Any physical pain or injury that is willfully inflicted upon a person or unreasonable confinement or punishment, resulting in physical harm, is abuse. Physical abuse includes: hitting, slapping, pinching, pushing, burning, pulling hair, shaking, physical restraint, physical coercion, forced feeding or withholding physical necessities.
Sexual abuse is understood as contact resulting from threats or force or the inability of a person to give consent. It includes, but is not limited to: assault; rape; sexual harassment; intercourse without consent; fondling a confused senior; intimately touching a senior during bathing; exposing oneself to others; inappropriate sexual comments; or any sexual activity that occurs when one or both parties cannot, or do not, consent.
The most common form of elder abuse, financial abuse, often refers to the theft or misuse of money or property like household goods, clothes or jewelry. It can also include withholding funds and/or fraud.
Psychological (Emotional) Abuse
The willful infliction of mental anguish or the provocation of fear of violence or isolation is known as psychological or emotional abuse. Forms of psychological abuse include a number of behaviors, for example: name-calling; yelling; ignoring the person; scolding or shouting; insults; threats; provoking fear, intimidation or humiliation; infantalization; emotional deprivation; isolation; and removal of decision-making power.
Neglect can be intentional (active) or unintentional (passive) and occurs when a person who has care or custody of a dependent senior fails to meet his/her needs. Forms of neglect include: withholding or inadequate provision of physical requirements, such as food, housing, medicine, clothing or physical aids; inadequate hygiene; inadequate supervision/safety precautions; withholding medical services, including medications; overmedicating; allowing a senior to live in unsanitary or poorly heated conditions; denying access to necessary services (e.g. homemaking, nursing, social work, etc.) or denial of a senior’s basic rights. For a variety of reasons, seniors themselves may fail to provide adequate care for their own needs and this form of abuse is called self-neglect.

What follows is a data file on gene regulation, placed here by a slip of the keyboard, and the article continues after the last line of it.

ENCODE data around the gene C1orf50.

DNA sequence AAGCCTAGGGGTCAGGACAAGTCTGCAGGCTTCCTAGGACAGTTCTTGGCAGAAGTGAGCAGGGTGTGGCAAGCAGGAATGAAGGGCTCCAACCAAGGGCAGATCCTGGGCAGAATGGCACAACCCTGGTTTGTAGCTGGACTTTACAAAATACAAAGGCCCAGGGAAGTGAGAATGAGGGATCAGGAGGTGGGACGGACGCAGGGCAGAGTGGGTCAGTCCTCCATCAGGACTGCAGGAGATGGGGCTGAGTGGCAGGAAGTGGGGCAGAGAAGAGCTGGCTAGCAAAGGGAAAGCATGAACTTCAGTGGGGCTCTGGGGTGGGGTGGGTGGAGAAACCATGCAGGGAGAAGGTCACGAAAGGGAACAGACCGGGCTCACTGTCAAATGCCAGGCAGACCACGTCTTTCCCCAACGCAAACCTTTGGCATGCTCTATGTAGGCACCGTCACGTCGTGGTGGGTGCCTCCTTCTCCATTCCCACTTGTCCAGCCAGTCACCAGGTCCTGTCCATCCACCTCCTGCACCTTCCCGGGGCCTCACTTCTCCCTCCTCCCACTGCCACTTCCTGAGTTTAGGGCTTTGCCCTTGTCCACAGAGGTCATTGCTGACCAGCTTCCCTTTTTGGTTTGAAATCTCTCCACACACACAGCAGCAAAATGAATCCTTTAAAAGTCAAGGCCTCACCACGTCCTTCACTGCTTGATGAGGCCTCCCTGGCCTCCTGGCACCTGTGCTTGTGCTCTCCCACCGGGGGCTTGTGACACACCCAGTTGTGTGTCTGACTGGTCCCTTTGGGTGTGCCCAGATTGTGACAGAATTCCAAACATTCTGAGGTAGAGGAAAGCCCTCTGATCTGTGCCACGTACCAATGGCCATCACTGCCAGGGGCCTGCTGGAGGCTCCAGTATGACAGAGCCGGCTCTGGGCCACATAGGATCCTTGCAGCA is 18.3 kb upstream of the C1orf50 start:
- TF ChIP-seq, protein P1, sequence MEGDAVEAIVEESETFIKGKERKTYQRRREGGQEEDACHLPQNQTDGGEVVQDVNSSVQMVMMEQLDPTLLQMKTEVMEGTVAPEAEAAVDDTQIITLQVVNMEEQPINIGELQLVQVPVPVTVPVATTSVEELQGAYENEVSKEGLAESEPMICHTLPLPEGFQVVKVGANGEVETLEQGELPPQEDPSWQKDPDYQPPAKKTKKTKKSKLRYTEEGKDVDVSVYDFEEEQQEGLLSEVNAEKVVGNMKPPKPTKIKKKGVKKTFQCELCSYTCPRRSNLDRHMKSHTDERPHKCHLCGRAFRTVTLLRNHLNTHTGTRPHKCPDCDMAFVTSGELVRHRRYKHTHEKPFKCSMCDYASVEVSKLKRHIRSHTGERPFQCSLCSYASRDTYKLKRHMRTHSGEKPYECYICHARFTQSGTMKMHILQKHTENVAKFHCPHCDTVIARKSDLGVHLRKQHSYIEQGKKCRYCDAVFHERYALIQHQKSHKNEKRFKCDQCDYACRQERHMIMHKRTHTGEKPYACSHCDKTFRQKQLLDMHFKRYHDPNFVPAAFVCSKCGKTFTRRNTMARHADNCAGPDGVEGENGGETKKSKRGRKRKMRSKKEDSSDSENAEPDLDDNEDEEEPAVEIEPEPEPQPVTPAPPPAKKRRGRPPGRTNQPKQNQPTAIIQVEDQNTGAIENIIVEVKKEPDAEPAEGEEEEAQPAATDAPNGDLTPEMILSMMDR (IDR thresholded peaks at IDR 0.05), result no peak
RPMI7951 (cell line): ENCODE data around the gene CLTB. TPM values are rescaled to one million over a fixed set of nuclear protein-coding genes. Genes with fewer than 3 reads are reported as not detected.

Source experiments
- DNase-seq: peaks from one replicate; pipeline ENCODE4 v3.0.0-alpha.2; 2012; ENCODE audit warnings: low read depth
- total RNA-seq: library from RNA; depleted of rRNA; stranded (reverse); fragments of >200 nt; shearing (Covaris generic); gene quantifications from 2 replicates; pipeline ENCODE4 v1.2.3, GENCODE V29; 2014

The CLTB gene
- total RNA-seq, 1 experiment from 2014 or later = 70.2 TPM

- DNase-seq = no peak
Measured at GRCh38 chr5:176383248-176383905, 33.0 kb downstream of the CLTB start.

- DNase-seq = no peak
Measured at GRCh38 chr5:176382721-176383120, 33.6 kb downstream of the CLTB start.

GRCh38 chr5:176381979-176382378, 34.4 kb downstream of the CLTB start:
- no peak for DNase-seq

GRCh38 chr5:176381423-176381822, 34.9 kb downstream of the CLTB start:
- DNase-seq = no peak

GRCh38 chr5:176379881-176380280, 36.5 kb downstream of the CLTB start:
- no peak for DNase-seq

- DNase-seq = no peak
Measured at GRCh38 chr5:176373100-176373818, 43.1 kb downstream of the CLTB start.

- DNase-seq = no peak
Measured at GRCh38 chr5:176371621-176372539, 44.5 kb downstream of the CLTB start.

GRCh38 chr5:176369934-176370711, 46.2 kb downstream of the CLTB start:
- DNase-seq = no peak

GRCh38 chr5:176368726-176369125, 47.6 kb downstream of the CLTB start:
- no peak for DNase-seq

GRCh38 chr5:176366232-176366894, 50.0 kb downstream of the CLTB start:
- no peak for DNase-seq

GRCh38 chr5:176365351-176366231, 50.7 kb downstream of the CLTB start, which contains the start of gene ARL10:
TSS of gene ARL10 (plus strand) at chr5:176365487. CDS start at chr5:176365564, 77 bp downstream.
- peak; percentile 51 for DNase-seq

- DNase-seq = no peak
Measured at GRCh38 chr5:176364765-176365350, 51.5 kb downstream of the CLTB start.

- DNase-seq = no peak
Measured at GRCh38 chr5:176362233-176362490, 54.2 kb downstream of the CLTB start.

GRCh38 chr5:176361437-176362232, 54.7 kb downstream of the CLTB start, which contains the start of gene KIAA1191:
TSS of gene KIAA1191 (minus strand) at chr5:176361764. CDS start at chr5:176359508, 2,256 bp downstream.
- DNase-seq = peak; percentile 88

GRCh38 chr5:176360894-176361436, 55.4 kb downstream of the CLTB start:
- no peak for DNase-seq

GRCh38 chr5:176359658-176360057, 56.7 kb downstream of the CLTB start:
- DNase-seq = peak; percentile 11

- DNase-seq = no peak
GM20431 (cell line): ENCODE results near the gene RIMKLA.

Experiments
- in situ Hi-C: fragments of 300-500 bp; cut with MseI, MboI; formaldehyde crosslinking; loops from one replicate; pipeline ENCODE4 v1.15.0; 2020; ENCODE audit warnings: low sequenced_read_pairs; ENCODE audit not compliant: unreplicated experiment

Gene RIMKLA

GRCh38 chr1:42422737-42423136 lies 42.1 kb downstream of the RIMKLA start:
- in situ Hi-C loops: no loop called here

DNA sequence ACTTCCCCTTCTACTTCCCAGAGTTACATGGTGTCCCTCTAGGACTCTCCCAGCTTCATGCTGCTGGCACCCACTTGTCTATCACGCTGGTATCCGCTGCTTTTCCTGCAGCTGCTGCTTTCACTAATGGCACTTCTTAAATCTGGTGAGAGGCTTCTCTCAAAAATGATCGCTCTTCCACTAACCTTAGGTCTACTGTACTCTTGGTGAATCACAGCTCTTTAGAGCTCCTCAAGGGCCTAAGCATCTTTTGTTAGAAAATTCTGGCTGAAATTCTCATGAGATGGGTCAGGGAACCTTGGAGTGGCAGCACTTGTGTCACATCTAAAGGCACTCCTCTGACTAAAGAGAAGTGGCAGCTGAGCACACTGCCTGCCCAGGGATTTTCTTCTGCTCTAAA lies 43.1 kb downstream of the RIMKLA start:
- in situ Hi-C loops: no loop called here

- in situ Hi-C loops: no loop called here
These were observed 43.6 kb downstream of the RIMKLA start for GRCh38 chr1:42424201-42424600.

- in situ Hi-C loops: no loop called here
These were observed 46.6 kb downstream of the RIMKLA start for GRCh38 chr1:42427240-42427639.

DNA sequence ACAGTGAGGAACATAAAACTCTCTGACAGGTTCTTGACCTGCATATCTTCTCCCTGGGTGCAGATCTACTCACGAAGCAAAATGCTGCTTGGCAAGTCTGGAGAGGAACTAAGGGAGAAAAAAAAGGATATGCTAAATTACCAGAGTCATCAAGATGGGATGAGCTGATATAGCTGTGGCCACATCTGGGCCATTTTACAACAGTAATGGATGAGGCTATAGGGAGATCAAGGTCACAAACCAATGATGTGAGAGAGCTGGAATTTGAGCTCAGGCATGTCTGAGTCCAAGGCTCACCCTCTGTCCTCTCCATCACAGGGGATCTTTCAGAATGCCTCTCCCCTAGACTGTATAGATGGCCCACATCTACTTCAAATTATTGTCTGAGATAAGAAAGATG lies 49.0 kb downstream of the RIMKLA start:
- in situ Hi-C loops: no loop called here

Other Forms of Abuse
Systemic Abuse – Our society, and the systems that develop within it, can generate, permit or perpetuate elder abuse. Most prevalent is discrimination against seniors, due to their age and often combined with any of these additional factors: gender, race, colour, language, ethnic background, religion, sexual orientation, ability, economic status, or geographic location.
Examples of Non-Abuse
Not all situations that may be of concern to a senior’s family, friends or caregivers are considered elder abuse. Seniors choosing to give money, gifts or excessive attention to a much younger member of the opposite sex is not abuse. Nor is a well-to-do senior choosing to live in ‘sparse’ conditions.